“And then I shared my comeback story,” said Patel. “For too long, I made too many promises that I couldn’t keep to myself. I failed over and over again. But then I realized that I owed myself more than that. This race was redemption.”
Hunter was quite inspired by Patel.
“One of my dreams is to compete in a triathlon someday and he made it all seem possible!” said Hunter.
Why was he inspired?” asked Patel. “Maybe it no longer mattered. But his reaction was one of awe and admiration that I had taken myself to the depths of life’s insanities and had made it all the way back to having a wonderful life.”
The tenth mile snaked through the campsites, which were now lined with runners who were cheering for the final finishers of the Wildflower Long Course.
“Other athletes who had already finished their races were cheering for me like it was the Super Bowl,” said Patel. “The turnaround came at mile 11 and we were back on the road but facing rolling hills. There was a large row of cars inching along Hunter and I as we made our way up the hill. I asked him why they didn’t just pass me. He told me the course was still open so they had to wait since they went the wrong way.”
And then it dawned on Patel.
“Am I the last guy on this course Hunter?” he asked.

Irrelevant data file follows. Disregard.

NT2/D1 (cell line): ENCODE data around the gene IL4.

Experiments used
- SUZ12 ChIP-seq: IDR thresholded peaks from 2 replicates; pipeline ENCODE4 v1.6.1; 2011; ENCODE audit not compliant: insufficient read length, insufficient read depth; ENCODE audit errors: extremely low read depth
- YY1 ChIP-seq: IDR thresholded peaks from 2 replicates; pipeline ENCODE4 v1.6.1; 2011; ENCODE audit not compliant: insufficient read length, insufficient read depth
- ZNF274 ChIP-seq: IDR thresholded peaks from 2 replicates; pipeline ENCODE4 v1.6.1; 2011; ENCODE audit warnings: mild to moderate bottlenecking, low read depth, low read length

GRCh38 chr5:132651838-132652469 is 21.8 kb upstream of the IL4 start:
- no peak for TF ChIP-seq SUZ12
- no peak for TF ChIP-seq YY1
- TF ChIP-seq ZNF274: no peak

Hunter looked at Patel and told him, “Yes, you are sir, but you are going to finish this race.”
Hunter had hidden this truth for over two miles to save Patel from dejection. The line of cars got longer behind them like a funeral procession.
“This was a funeral procession of the old me,” said Patel. “As I made my way down the final hill and mile, the cheers intensified as we passed more participants heading back to campsites. A group of volunteers started running and walking with me down to the finish line. The feeling coming down that chute was emotional as I saw my friends Diane and Killian and the hundreds of spectators cheering me on like I had won the race, rather than what I was really doing, which was coming in last place. The race director presented me with a prize. She said, ‘It’s a tradition of the Wildflower Experience to recognize the first place contestant and the person that finished last. It’s not where you place, it’s all about finishing.’”
This weekend was one for the books for Patel.
“There were people that became symbols of Karma in my life – the young lady with the flat, 62 year Chip, who was tough as nails and unrelenting, and finally Hunter, the young man that refused to let me quit and willed me to the finish line.”
Two days later, Patel still feels like a truck ran over him, but he’s already starting to think about his next Wildflower Experience.
“I will be back to conquer Wildflower again,” he said. “And hopefully I will finish again — but not in last place.”